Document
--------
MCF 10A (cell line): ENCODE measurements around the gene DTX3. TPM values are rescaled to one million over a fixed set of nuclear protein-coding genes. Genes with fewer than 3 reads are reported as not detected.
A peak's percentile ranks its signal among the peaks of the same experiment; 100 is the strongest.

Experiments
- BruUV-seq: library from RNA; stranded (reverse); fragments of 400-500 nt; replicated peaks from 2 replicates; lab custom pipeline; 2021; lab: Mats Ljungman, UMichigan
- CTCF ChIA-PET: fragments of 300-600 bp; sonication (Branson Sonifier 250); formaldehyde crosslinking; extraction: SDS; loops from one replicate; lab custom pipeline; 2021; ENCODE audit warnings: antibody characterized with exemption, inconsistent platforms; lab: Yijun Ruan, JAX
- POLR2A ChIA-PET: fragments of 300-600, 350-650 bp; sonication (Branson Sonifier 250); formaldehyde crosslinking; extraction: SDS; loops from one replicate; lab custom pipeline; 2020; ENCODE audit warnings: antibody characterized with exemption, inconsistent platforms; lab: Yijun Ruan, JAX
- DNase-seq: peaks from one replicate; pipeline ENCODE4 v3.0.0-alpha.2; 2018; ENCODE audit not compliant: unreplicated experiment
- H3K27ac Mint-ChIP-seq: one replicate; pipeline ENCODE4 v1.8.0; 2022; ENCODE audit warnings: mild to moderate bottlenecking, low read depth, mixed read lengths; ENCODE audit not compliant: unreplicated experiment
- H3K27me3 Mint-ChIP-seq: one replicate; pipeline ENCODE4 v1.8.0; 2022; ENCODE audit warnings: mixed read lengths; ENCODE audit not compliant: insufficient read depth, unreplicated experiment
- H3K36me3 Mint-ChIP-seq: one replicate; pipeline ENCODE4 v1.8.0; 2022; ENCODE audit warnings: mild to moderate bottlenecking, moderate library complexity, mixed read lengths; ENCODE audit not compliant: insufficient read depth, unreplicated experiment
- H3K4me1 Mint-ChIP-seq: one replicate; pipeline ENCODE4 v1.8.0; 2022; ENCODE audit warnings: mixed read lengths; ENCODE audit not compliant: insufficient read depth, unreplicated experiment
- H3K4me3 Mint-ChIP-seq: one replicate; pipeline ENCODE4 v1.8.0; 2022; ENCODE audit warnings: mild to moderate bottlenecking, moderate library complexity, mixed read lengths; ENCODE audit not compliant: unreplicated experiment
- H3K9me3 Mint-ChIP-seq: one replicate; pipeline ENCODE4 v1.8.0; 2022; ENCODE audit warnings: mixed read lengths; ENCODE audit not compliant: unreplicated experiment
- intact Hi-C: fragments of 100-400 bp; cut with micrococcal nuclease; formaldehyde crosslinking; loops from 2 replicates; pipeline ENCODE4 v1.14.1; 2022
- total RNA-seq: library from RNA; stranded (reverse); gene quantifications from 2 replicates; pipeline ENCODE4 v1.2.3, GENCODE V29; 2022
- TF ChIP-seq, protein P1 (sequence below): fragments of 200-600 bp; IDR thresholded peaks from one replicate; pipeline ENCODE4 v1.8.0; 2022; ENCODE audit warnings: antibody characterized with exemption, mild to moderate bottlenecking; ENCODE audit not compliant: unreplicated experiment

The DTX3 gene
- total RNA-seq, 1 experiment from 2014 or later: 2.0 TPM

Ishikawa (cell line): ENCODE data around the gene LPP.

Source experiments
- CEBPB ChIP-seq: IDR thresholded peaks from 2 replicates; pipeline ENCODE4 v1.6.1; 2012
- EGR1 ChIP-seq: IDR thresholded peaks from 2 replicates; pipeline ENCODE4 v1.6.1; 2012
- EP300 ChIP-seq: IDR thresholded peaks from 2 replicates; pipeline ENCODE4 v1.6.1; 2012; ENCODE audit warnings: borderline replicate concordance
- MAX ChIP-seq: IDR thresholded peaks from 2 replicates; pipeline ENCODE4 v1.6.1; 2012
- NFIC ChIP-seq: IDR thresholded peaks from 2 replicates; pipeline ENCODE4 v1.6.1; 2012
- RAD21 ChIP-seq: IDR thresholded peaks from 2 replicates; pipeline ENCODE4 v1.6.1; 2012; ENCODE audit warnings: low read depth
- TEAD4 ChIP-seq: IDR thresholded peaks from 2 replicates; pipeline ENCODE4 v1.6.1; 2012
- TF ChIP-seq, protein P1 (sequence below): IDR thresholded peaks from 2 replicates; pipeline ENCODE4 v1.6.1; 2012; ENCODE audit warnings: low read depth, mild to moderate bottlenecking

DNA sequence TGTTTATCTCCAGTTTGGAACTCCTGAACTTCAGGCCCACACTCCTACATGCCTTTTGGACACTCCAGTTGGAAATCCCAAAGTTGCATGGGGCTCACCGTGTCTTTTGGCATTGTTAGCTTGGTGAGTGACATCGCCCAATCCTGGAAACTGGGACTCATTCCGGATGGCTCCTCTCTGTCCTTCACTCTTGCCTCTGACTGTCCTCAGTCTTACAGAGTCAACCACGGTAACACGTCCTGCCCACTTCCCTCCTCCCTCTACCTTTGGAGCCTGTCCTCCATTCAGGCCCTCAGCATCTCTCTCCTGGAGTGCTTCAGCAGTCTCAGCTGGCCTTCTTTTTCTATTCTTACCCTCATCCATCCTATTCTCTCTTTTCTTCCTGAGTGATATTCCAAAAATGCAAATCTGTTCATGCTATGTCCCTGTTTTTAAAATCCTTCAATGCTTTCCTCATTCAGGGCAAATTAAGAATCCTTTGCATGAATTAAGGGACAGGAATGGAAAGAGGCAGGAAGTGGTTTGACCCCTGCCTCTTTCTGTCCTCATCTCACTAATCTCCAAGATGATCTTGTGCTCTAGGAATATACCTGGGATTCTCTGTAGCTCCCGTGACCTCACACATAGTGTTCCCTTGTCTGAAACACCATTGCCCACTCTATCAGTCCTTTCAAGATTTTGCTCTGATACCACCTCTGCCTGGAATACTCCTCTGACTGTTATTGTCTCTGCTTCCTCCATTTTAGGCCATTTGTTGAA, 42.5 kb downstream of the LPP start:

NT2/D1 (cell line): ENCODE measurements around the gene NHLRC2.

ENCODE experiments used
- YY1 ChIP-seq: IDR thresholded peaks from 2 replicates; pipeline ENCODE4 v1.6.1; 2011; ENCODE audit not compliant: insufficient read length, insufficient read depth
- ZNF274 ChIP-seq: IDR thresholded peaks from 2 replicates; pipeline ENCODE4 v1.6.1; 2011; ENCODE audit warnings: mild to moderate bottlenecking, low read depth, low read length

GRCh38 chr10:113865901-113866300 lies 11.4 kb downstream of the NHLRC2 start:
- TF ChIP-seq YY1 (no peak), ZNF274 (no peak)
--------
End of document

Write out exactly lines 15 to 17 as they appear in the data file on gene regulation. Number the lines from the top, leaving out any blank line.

- total RNA-seq: library from RNA; stranded (reverse); gene quantifications from 2 replicates; pipeline ENCODE4 v1.2.3, GENCODE V29; 2022
- TF ChIP-seq, protein P1 (sequence below): fragments of 200-600 bp; IDR thresholded peaks from one replicate; pipeline ENCODE4 v1.8.0; 2022; ENCODE audit warnings: antibody characterized with exemption, mild to moderate bottlenecking; ENCODE audit not compliant: unreplicated experiment

The DTX3 gene